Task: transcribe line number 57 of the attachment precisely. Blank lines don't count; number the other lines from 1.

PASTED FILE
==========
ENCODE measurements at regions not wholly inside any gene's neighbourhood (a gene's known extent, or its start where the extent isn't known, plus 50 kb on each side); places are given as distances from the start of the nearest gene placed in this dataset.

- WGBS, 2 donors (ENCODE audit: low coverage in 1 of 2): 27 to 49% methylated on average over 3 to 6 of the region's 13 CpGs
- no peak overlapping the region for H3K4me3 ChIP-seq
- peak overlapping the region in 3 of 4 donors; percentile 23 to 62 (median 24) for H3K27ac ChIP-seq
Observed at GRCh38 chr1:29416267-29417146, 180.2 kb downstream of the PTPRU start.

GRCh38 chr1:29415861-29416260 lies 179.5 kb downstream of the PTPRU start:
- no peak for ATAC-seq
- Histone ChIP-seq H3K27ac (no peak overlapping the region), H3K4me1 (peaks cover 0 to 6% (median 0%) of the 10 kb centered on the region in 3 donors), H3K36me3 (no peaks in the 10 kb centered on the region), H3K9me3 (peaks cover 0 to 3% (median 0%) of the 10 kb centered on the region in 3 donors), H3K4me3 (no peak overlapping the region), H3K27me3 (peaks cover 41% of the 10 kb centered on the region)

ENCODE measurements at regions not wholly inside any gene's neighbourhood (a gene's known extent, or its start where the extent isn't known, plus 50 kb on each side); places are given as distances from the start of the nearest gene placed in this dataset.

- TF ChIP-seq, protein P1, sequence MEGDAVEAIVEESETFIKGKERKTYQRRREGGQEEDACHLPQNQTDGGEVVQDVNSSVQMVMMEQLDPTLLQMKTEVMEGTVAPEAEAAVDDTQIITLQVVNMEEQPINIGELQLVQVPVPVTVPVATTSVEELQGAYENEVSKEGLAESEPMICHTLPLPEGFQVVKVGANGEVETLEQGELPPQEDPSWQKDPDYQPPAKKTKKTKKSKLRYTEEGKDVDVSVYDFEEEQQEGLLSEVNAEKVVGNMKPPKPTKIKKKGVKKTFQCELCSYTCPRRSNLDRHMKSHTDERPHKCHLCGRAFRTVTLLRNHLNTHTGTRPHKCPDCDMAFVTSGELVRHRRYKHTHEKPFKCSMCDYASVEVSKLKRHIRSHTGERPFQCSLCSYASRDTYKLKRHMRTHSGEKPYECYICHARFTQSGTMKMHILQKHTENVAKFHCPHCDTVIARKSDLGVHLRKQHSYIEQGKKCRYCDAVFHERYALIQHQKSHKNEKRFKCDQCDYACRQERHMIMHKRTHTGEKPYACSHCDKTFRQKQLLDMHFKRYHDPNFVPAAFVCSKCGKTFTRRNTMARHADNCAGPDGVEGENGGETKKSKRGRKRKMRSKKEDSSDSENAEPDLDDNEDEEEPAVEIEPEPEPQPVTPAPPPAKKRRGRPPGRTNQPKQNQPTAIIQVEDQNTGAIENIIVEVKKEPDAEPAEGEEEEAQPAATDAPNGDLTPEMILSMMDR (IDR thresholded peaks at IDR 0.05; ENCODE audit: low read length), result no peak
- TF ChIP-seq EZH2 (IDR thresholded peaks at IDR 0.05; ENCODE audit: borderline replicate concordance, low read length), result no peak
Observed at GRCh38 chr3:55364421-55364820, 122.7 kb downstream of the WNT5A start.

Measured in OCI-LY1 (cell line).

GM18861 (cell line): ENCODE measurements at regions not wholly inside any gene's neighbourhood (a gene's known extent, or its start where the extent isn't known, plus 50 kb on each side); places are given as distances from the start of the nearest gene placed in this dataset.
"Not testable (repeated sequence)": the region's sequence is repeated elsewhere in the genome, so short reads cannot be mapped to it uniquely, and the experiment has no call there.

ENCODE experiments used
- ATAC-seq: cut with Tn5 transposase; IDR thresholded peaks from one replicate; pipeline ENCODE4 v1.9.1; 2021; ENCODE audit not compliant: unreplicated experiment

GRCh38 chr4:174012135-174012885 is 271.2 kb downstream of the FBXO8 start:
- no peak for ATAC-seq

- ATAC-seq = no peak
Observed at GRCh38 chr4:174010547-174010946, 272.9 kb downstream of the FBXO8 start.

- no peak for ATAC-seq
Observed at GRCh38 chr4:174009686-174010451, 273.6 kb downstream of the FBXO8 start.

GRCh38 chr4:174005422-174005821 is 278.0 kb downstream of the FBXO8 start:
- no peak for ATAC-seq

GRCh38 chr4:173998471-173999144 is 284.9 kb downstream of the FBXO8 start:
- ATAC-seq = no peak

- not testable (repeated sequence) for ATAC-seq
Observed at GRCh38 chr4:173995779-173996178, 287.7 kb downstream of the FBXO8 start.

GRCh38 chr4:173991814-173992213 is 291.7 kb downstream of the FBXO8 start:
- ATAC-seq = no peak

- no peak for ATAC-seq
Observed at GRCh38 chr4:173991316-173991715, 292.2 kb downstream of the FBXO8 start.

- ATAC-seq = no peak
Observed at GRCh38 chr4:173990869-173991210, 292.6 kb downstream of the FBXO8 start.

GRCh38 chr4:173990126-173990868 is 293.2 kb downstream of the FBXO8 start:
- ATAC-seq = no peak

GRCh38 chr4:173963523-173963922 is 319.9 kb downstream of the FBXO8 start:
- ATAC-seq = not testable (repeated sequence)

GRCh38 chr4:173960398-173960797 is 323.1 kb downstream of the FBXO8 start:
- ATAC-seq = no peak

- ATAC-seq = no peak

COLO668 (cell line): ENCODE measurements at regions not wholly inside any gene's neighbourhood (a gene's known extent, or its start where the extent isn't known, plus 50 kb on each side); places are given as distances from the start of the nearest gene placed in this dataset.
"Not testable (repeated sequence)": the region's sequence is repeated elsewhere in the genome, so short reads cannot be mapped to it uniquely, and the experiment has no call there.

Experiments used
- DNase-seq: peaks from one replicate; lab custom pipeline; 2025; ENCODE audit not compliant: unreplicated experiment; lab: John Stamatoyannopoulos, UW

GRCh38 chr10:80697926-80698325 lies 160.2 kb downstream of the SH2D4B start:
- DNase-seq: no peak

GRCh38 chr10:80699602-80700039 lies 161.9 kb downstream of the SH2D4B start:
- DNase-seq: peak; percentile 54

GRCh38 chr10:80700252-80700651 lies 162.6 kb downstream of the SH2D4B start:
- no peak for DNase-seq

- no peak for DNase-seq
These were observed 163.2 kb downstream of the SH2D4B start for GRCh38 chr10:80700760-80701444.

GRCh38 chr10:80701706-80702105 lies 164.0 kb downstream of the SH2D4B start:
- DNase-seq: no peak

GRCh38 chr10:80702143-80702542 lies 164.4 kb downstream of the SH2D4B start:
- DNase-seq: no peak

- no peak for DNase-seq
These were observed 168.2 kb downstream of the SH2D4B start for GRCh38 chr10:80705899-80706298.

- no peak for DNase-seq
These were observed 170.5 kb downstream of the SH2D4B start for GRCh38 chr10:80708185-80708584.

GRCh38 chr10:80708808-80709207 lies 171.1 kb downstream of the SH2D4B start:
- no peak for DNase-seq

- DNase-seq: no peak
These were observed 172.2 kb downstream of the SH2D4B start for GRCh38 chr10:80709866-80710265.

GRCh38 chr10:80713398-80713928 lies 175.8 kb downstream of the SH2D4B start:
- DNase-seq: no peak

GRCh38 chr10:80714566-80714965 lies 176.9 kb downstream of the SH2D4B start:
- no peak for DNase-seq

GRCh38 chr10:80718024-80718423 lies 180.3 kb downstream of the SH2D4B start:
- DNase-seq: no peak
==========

GRCh38 chr10:80702143-80702542 lies 164.4 kb downstream of the SH2D4B start: